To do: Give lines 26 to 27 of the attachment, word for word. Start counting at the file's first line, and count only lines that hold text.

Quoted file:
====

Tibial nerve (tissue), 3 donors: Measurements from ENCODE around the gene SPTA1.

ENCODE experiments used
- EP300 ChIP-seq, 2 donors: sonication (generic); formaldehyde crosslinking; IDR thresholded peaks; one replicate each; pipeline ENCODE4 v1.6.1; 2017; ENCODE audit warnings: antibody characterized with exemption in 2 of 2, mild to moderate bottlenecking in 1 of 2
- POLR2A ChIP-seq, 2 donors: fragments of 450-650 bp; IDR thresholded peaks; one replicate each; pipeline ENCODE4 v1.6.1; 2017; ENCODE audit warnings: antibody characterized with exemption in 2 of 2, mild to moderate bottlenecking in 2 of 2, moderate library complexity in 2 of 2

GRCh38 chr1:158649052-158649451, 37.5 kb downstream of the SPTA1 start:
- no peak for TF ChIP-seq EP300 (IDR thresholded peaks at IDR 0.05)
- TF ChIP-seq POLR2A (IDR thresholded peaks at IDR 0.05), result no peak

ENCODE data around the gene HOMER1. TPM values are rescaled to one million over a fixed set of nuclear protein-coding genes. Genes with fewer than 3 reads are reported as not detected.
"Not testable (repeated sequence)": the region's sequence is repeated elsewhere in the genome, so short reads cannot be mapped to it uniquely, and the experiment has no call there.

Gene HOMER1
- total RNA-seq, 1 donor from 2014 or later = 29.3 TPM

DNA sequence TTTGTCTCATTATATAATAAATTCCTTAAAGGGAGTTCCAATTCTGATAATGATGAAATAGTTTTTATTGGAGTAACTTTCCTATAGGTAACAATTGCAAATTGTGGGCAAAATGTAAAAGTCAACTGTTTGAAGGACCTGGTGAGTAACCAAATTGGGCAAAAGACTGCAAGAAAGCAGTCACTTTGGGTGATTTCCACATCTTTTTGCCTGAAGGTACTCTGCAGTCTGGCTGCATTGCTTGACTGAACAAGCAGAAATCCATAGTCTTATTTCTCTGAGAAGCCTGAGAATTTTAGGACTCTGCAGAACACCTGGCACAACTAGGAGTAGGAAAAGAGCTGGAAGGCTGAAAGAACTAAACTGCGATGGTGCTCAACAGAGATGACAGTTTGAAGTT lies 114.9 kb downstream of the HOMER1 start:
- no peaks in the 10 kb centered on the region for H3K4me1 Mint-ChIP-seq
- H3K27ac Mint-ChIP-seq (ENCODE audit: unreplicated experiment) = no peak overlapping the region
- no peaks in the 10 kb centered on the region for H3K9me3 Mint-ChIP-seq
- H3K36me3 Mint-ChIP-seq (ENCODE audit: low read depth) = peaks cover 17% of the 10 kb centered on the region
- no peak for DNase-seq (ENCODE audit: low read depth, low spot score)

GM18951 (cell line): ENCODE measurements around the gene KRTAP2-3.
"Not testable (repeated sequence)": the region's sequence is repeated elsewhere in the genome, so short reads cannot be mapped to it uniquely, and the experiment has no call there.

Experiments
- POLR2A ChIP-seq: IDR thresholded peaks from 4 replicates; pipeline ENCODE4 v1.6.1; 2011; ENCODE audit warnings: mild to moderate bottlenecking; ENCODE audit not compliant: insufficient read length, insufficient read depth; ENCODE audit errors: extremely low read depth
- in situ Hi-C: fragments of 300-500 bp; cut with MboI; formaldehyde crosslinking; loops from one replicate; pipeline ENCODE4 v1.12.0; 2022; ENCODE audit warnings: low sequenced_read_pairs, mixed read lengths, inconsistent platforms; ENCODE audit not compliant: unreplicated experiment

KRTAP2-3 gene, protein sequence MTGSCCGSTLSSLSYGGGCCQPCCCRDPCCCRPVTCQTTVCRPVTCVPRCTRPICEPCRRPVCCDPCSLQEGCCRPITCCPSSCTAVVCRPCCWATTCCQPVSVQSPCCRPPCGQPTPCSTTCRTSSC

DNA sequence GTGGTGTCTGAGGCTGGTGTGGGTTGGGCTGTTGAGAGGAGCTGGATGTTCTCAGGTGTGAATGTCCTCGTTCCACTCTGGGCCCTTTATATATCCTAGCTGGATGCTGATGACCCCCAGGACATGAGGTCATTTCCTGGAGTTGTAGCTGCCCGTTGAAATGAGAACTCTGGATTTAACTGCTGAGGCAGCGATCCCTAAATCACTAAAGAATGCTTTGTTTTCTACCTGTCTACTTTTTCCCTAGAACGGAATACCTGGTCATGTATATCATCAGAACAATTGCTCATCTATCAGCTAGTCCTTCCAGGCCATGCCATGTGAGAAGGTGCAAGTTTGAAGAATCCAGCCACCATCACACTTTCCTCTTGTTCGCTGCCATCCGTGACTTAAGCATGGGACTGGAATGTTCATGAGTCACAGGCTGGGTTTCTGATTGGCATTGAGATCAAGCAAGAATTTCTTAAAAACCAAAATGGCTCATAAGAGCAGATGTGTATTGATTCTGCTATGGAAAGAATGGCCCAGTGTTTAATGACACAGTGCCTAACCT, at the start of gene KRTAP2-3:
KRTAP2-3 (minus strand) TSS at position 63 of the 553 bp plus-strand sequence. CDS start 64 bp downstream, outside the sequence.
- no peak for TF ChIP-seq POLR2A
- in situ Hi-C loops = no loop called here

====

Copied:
- no peak for TF ChIP-seq POLR2A
- in situ Hi-C loops = no loop called here